The index ensures that Belgian public sector wages and all benefits are increased in line with inflation. Any 2% increase in the index also has an impact for some private sector workers.
The Flemish Prime Minister Kris Peeters has now spoken out in favour of ignoring one 2% index rise. Speaking from the World Economic Forums in Davos Mr Peeters said he saw the advantages for business: "Skipping an index increase is an interesting idea. It can give business and our economy fresh impetus. It can also serve as a signal to foreign companies to encourage them to stay in Flanders and Belgium."
His party colleague, Belgian Finance Minister Steven Vanackere, warns that we are muddling the issues. In conversation with the daily De Tijd he insisted that for purely budgetary aims skipping an index increase was not a good idea: "Skipping the index increase could increase the competitive position of Belgian business. We will closely monitor developments on the wage front. Maybe there will be room for such a measure."
Later Mr Vanackere also clarified his views on VRT TV. He pointed to the fact that tax revenue will not rise if civil servants don't get a pay increase. Mr Vanackere said that the issue of the index centred on Belgium's competitive position and was not a budgetary issue as the IMF has suggested.
"The spending review will test the cohesion of the coalition and we don't need to invent a new distractive factor by starting to discuss skipping an index increase. We face the challenge of a difficult spending review in February. Let us complete this difficult operation. Skipping an index rise is not part of the solution for this problem."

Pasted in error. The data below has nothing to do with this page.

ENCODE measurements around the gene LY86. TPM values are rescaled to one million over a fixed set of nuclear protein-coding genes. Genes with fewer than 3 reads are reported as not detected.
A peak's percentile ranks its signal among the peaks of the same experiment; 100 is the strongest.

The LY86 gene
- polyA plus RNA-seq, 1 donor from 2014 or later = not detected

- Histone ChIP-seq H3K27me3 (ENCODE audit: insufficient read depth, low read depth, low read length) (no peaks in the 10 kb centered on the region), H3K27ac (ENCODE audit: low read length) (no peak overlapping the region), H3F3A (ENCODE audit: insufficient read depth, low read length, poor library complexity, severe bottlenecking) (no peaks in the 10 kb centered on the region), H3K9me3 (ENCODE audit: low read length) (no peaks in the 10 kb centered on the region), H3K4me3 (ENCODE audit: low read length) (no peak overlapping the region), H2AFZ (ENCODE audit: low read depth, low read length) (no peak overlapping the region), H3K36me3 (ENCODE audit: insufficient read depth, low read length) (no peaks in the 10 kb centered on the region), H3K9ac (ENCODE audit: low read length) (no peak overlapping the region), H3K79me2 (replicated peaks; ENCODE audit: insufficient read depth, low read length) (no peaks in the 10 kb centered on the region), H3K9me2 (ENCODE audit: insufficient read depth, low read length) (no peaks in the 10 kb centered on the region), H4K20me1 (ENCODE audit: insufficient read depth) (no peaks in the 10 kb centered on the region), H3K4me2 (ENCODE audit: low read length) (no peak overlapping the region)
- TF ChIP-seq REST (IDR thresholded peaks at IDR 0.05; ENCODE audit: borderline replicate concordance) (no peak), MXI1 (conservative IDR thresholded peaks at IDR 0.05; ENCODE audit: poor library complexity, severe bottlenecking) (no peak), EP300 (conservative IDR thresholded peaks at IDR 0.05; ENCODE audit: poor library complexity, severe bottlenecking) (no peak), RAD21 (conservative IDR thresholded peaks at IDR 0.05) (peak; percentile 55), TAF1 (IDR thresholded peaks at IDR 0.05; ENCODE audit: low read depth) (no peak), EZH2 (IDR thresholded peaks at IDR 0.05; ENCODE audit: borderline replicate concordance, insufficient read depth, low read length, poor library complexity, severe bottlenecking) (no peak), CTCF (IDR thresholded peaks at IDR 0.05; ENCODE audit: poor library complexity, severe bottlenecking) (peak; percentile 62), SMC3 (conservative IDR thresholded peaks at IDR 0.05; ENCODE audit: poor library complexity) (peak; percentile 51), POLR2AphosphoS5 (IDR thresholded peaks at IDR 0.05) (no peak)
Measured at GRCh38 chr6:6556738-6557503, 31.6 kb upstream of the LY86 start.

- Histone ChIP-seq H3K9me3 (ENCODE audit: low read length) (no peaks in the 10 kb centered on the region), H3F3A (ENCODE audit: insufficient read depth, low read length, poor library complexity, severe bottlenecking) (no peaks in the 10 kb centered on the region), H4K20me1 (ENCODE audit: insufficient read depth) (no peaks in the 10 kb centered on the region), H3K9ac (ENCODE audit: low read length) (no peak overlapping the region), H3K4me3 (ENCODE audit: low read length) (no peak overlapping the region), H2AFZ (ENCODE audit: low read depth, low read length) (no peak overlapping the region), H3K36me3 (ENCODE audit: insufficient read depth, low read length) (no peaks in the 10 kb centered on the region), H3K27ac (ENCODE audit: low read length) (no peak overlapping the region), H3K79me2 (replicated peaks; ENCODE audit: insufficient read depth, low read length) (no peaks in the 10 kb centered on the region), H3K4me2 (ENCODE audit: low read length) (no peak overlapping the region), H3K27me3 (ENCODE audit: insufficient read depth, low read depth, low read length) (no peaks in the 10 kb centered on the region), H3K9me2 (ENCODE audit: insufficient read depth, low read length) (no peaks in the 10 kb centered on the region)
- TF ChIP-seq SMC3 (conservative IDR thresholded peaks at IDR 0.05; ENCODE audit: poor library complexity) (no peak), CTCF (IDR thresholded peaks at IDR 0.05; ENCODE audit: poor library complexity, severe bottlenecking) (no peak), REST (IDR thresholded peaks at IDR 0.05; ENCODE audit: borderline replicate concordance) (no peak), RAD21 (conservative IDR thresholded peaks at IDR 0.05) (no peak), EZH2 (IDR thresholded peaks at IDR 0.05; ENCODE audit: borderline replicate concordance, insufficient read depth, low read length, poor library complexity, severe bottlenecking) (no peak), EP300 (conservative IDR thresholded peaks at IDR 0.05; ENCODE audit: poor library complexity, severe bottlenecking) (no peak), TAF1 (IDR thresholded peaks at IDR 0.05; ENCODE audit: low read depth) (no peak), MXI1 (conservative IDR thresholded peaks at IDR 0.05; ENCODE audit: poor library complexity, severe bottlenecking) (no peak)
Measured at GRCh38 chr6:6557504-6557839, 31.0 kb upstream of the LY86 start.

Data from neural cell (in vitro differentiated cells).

The Belgian Finance Minister stressed that Belgium wanted to maintain its competitive edge, but would decide for itself how this was achieved.
In the course of the day Belgium's two governing socialist parties made clear their opposition to any onslaught on the index. The two parties insist that preserving the index is part and parcel of the Coalition Accord.
The future of Belgium's index is also discussed in the report on Belgium that the International Monetary Fund released on Friday. The IMF says that Belgium needs a more flexible approach to wage increases that should be negotiated per sector.
Belgium's employers have been seeking changes to the index system for a while. They believe such a measure that would see wages rising more slowly could restore the country's competitive edge.
Belgium's unions vehemently oppose any onslaught on the system.